The Best Shows Hitting Vancouver in June 2023

Check out performances by The National, The Cure, Seal plus more this month

Check out performances by The National, The Cure, Seal plus more this month

1. The Cure at Rogers Arena – Friday, June 2

I’ve said it before: I hate writing about sold-out concerts because it’s almost as if I’m poking a finger in your belly and saying, “Sorry, you can’t go.” But there’s no way I could dip my toes into June without mentioning The Cure. Unlike all the other absurdly wealthy performers who’ve been dumping their greed into the TicketMonster bucket as of late (I’m side-eying you, Madge and The Boss), frontman Robert Smith took up arms to fight the system. And he didn’t even need Swifties to do the work for him as he decided it wasn’t up to his band’s fans to do the heavy lifting (shame on you, TayI see you). He fought this beast entirely on his own. Did he win? That’s an unequivocal yes. There was no “platinum” seating (read: legalized scalping) available; ticket prices were kept within reason; no resales were allowed; and when TicketMaster tried to tag exorbitant service fees above and beyond the face price, Smith forced the corporation to issue rebates. He even took it upon himself to cancel over 7,000 secondary-market sales. Suffice to say, Bob is the hero we all need, but ultimately don’t deserve. So hey, if you missed out and you’re hoping to attend this show, I suggest taking the advice I always provide here: click the ticket link on show day to check for last-minute production holds. You’re welcome.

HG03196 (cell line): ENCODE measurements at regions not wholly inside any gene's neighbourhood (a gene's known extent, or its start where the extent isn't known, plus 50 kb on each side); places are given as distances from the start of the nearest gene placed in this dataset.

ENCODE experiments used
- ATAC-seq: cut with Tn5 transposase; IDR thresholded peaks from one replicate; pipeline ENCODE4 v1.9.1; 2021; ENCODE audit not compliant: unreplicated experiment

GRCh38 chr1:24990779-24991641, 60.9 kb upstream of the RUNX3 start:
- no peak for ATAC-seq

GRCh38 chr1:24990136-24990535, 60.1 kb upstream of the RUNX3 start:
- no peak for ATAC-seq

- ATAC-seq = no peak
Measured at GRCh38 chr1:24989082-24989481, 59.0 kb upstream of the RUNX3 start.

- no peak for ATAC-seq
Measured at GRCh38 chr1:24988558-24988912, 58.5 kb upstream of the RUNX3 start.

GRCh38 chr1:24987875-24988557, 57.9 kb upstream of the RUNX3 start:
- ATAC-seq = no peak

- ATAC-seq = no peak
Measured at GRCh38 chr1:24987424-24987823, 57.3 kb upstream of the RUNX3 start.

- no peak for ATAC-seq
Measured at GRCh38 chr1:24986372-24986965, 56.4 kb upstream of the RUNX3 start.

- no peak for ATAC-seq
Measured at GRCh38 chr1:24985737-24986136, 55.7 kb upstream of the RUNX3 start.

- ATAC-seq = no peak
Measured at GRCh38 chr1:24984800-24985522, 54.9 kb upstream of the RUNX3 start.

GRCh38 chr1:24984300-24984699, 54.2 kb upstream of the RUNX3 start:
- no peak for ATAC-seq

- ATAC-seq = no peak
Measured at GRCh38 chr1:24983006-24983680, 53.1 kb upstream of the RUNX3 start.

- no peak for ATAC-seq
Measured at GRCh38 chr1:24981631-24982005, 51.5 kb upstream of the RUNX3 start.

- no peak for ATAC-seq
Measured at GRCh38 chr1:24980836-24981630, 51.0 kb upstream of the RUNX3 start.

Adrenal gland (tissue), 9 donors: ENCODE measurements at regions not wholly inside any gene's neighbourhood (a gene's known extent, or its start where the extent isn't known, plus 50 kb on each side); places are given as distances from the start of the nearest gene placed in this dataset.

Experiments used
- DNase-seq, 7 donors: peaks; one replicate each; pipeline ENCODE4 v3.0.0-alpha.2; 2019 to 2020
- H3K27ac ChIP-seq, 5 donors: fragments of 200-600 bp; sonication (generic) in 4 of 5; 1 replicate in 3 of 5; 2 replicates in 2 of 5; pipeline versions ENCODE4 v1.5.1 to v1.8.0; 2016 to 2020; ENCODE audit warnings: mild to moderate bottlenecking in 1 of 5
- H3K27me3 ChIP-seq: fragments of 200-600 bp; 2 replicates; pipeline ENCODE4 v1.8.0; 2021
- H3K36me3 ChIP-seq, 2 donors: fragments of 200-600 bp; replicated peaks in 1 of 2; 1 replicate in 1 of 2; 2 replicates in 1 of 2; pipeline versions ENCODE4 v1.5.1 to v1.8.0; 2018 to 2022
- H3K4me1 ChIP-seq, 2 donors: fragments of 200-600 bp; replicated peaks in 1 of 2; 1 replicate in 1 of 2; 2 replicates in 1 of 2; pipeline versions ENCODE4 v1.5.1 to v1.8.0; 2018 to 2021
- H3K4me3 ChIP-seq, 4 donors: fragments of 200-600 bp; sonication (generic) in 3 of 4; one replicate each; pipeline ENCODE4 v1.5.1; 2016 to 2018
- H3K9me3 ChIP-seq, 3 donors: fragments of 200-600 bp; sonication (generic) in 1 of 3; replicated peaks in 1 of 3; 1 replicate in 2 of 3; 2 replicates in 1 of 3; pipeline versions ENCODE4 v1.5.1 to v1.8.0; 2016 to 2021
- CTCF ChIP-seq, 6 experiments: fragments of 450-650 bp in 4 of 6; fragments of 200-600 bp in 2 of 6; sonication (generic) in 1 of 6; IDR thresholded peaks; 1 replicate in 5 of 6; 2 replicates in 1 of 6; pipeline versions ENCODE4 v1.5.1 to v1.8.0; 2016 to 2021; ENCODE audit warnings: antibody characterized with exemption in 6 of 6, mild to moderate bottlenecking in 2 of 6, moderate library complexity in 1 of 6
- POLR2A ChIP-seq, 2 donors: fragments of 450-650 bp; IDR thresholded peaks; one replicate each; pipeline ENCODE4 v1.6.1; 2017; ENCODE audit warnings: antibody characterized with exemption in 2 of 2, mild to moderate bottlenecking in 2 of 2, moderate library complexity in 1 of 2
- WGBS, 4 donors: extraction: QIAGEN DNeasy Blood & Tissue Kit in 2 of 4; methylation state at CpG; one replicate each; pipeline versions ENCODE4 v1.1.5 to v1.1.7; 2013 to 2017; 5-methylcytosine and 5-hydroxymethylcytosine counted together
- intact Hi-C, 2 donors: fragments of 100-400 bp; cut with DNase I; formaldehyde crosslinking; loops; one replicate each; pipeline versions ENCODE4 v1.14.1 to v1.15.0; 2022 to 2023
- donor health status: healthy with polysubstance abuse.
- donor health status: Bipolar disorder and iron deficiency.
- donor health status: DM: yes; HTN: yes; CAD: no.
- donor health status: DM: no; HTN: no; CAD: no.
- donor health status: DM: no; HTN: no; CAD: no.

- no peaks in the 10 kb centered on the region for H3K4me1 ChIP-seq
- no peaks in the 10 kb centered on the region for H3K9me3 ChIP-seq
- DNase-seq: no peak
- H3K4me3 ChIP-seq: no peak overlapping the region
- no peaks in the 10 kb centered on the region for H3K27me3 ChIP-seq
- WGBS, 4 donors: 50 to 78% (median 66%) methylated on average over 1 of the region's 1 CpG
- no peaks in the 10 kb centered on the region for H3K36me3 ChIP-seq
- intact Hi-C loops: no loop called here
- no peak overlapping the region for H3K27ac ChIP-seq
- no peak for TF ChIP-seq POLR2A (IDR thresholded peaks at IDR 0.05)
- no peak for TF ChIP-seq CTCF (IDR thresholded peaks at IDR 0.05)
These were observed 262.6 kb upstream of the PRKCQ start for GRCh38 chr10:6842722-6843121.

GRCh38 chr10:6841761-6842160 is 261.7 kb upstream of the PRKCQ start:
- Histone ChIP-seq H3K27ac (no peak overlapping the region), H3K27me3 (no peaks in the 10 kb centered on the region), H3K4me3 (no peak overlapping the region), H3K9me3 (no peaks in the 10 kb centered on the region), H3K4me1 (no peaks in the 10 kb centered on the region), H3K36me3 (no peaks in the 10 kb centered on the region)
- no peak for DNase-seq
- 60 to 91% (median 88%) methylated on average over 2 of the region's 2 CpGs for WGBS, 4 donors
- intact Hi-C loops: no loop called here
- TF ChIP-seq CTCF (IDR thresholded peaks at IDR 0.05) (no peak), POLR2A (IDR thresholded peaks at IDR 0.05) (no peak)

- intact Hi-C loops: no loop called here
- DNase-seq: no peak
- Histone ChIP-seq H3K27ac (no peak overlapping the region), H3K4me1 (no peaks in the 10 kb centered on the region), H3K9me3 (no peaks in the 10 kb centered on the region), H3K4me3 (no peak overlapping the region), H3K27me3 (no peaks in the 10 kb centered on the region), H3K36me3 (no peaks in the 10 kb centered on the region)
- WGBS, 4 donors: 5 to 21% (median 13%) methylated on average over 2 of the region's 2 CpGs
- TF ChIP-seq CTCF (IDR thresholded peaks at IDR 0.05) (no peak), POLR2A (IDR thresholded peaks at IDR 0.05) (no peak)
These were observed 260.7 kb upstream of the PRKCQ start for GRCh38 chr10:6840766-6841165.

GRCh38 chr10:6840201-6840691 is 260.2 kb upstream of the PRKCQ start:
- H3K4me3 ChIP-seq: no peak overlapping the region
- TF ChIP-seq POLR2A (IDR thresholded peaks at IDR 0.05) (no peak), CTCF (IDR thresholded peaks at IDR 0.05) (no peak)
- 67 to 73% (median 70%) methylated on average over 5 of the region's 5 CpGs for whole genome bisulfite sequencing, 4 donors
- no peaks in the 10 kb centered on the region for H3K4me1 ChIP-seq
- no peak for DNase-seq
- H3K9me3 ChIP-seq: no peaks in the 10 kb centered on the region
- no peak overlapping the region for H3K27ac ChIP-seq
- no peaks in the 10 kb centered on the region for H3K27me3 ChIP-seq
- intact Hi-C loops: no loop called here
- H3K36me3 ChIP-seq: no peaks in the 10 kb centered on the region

2. The National at Deer Lake Park – Monday, June 5

Hailing from Cincinnati, yet formed in Brooklyn, The National began their tenure as a quasi-college-rock outfit at the tail end of the 20th century. Since those salad days, the indie-alt-folk-rock quintet has been quietly but steadily gathering up a fan base starving for moodier and more melancholy alternatives to their chronic diet of Radiohead and Interpol. So where do you position a performance from such a gloom-stricken band in the final days of spring heading into what we hope will be a proper summer? Well, that would be an outdoor concert a Deer Lake Park, because Vancouverites are all aware how we regularly experience Juneuary at this time of year. While it’s fact I always question the wisdom of an open-air gig in this region during any month that isn’t July or August, I figure this timing and placement might be considered both genius and apropos. After all, you do desire the full effect, don’t you?